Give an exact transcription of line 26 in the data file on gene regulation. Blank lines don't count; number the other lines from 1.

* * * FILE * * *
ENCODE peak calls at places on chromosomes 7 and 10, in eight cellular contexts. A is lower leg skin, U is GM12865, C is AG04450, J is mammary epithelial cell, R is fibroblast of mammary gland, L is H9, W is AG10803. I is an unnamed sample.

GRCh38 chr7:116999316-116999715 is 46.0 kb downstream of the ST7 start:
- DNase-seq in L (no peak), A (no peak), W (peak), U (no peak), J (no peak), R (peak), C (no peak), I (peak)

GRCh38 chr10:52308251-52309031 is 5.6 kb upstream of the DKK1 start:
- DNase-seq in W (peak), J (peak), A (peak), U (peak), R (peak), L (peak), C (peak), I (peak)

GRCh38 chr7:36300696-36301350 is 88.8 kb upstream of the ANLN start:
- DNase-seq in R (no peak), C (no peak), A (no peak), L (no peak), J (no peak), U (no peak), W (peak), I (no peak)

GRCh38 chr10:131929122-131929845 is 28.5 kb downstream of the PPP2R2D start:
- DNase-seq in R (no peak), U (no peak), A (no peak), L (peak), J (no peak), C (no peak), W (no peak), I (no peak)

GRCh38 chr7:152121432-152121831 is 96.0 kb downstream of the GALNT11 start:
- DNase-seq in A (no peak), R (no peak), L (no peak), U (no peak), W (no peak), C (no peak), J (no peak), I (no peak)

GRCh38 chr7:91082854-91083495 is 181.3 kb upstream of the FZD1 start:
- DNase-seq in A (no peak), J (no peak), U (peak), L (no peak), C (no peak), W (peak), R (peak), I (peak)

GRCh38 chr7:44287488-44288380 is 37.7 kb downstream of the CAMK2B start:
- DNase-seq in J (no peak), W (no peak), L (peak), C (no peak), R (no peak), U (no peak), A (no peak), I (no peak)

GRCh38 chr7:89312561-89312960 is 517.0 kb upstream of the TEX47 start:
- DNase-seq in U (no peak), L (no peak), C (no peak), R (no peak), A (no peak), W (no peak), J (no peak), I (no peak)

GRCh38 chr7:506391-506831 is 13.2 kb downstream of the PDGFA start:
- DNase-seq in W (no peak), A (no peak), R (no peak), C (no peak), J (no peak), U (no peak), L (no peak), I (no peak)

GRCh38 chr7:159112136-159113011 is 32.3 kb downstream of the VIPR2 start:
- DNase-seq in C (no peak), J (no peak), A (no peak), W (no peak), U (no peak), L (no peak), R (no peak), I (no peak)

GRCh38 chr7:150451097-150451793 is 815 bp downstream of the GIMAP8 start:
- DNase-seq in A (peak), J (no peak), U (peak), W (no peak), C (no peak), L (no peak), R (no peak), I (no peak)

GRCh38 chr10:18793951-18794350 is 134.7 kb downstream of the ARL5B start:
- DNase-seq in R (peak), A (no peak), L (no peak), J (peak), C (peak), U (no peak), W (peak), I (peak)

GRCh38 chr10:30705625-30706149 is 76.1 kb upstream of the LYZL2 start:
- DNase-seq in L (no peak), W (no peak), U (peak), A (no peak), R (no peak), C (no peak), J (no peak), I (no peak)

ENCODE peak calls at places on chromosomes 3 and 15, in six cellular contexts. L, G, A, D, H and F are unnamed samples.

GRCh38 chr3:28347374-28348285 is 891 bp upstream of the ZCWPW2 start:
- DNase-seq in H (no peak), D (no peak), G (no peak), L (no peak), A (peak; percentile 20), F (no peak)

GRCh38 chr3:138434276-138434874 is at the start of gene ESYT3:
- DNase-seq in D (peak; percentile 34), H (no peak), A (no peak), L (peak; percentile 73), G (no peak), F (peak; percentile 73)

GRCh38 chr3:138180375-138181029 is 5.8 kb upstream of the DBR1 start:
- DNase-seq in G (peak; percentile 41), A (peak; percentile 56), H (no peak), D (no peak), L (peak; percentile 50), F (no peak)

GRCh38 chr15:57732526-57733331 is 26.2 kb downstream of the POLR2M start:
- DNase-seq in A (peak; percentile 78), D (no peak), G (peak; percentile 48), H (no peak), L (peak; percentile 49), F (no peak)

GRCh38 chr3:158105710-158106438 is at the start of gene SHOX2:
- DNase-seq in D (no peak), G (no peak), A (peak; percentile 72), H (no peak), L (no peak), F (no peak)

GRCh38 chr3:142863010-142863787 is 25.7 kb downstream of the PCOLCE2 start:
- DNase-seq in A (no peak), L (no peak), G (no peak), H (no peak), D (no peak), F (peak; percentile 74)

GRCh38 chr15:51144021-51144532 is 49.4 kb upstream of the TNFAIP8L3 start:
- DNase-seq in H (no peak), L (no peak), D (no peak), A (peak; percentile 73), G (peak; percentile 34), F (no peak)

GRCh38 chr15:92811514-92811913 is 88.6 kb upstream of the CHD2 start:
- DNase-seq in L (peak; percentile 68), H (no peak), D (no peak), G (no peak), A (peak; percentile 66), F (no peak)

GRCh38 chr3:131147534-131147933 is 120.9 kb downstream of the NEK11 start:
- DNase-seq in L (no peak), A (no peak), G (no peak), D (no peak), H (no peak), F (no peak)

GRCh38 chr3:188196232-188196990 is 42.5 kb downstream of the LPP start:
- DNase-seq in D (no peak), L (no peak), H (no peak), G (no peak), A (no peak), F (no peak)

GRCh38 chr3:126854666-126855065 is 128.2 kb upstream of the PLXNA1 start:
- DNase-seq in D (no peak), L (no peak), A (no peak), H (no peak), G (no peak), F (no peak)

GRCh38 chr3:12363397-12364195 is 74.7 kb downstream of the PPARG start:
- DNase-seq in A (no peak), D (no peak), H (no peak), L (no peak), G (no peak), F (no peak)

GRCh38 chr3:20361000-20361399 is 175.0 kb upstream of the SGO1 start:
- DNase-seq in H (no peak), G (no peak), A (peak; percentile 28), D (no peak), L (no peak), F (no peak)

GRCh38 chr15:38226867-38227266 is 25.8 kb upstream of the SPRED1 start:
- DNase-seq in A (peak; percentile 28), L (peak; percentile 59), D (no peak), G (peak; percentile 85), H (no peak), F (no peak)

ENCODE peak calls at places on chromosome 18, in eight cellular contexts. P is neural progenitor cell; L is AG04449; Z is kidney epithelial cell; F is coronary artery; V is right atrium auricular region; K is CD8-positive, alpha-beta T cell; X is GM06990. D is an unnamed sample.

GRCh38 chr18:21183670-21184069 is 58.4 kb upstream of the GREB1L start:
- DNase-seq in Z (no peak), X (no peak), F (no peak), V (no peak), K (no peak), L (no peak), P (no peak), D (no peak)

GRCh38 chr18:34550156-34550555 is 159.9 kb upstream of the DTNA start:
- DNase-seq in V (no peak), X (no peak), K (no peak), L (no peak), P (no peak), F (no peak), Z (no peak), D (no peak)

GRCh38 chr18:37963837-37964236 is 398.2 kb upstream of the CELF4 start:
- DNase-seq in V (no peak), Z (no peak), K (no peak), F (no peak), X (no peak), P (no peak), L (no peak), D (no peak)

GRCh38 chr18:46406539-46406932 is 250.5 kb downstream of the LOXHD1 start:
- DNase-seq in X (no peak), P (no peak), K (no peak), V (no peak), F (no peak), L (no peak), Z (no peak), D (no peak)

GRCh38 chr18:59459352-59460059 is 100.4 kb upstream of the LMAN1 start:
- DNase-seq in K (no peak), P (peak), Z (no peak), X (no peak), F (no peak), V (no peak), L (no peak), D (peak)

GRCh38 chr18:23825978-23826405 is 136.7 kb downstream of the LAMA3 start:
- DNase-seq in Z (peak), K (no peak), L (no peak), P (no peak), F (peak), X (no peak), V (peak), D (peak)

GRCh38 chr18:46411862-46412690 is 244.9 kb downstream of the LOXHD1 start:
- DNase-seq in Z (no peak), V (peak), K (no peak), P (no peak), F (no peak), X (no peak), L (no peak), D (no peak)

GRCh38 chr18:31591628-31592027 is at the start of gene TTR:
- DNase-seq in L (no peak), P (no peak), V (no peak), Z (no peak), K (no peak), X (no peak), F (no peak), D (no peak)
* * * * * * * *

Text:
GRCh38 chr10:30705625-30706149 is 76.1 kb upstream of the LYZL2 start: